Raytheon is readying itself for the Army-led DoD Persistent Cyber Training Environment (PCTE) programme, for which a draft RfP is expected next summer, with a final version in the autumn of 2019, the company told MTSC during I/ITSEC in Orlando last month.
“This is an U$800 million programme, according to what the Army has already revealed and PEO-STRI just updated industry here this week. We have been showing our capabilities in understanding cyber, in agile development and in the ability to leverage existing expertise – and are getting some very positive feedback,” commented Raytheon Intelligence, Information & Services’ Director of Cyber Training, Don Bray.
The establishment of a Cyber Mission Force was first conceptualised in 2013 and it soon became apparent that the new force would require a standardised, structured process to deliver a trainer-ready force to the warfighter, incorporating multiple locations for 24/7 training capability. The Army, as the lead service for DoD, has already released a Statement of Work, held a further industry briefing during I/ITSEC in Orlando and is on track to kickstart the RfP process as outlined above.
Raytheon demonstrated its capabilities in cyber training in Orlando, offering, “what is basically a replication of the cyber terrain,” in Mr Bray’s words. Leveraging the capabilities of the company’s Cyber Operations Development and Evaluation (CODE) Centre in Dulles, VA, Raytheon is combining cyber range, demonstration and test and evaluation abilities to showcase its agility in software development, its understanding of the cyber domain and the capacity to leverage existing proficiencies.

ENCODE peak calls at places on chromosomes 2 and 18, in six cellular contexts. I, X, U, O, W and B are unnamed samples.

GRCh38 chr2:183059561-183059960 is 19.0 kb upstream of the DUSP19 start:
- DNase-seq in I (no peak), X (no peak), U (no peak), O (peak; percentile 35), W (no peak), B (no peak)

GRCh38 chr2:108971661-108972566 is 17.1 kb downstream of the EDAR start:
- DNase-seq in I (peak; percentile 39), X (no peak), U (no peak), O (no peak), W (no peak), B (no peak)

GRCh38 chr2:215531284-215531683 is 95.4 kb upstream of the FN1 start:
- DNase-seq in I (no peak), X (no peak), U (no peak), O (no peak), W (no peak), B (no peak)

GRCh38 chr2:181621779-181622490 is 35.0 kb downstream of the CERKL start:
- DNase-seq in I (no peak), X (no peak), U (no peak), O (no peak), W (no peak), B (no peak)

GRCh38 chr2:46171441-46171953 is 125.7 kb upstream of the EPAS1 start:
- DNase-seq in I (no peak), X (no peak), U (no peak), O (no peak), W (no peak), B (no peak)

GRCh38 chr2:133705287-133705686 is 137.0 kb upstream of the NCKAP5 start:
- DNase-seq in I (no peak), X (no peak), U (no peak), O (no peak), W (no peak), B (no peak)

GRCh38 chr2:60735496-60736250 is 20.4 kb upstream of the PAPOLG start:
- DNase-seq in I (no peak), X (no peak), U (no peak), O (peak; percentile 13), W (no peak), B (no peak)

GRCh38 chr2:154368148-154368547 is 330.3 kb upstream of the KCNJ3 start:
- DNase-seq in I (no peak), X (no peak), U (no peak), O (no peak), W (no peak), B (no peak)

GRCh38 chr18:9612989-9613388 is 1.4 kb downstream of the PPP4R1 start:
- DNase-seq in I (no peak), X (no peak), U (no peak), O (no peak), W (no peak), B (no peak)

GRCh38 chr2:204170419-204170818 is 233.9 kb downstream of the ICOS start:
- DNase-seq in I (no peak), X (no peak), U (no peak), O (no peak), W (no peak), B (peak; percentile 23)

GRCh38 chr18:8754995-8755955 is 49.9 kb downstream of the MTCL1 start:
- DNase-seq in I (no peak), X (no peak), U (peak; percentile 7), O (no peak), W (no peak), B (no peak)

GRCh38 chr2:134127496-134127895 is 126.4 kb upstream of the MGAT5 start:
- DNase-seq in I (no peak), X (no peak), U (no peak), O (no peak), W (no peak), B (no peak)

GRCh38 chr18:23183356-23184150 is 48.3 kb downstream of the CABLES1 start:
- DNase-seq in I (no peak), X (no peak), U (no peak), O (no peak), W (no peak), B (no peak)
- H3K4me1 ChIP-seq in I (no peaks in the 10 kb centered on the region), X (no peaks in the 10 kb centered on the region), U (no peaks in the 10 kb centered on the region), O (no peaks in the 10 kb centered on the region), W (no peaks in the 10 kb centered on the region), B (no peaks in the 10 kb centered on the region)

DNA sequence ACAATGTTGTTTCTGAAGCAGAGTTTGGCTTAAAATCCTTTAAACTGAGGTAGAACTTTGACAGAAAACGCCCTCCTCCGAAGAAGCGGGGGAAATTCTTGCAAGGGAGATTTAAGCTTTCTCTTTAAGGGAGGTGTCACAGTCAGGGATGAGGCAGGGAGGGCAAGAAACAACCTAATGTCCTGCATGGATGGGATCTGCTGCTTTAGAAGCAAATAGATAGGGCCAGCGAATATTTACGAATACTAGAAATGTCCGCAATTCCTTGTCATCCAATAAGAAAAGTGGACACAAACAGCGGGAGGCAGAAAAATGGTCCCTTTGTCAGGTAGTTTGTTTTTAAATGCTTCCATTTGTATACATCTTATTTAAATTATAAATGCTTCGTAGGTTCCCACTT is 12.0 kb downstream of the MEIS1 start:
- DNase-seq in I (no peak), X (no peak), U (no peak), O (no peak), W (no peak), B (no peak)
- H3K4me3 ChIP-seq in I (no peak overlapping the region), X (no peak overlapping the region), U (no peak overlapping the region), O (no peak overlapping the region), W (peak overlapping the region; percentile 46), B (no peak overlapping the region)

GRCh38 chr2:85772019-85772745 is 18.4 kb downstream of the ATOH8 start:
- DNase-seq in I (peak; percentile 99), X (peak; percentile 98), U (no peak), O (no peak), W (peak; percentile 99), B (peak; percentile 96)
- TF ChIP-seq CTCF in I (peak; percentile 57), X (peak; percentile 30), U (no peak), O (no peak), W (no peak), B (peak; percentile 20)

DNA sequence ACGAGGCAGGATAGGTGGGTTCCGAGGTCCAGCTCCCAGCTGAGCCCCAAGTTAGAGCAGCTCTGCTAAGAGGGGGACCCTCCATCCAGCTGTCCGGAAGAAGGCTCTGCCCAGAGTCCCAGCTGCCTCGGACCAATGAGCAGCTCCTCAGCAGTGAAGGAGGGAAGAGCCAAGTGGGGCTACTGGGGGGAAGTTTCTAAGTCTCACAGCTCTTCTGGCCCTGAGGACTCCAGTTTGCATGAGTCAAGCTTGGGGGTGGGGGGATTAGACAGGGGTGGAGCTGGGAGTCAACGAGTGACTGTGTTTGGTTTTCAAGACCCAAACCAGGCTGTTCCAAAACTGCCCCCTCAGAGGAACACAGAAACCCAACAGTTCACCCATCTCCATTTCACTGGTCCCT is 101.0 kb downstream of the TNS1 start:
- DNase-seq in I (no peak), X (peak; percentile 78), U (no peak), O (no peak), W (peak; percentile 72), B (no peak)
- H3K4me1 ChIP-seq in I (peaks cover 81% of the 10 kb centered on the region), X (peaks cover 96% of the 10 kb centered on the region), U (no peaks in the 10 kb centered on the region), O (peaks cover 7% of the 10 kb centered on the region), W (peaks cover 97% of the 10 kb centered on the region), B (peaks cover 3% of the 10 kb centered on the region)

There is, undoubtedly, a long way to go. Not the lowest item in the hierarchy of needs is an assurance that technology and doctrine can mesh seamlessly to provide what is actually needed, as opposed to what is technically possible. Which is why Raytheon’s approach is an eminently pragmatic one, it seems to MTSC. Mr Bray, whose 35-year career in the US Army included command of the Cyber Protection Brigade, is quite sanguine about his company’s chances. “We can already train individuals and teams from the institutional level all the way through to full scale exercises: we understand cyber; we have a tradition of agile development; and we recognise that it is the human being who provides context – but artificial intelligence is pretty much mature enough and machine learning advanced enough to give us an opportunity to do this – and to do it right,” he told MTSC.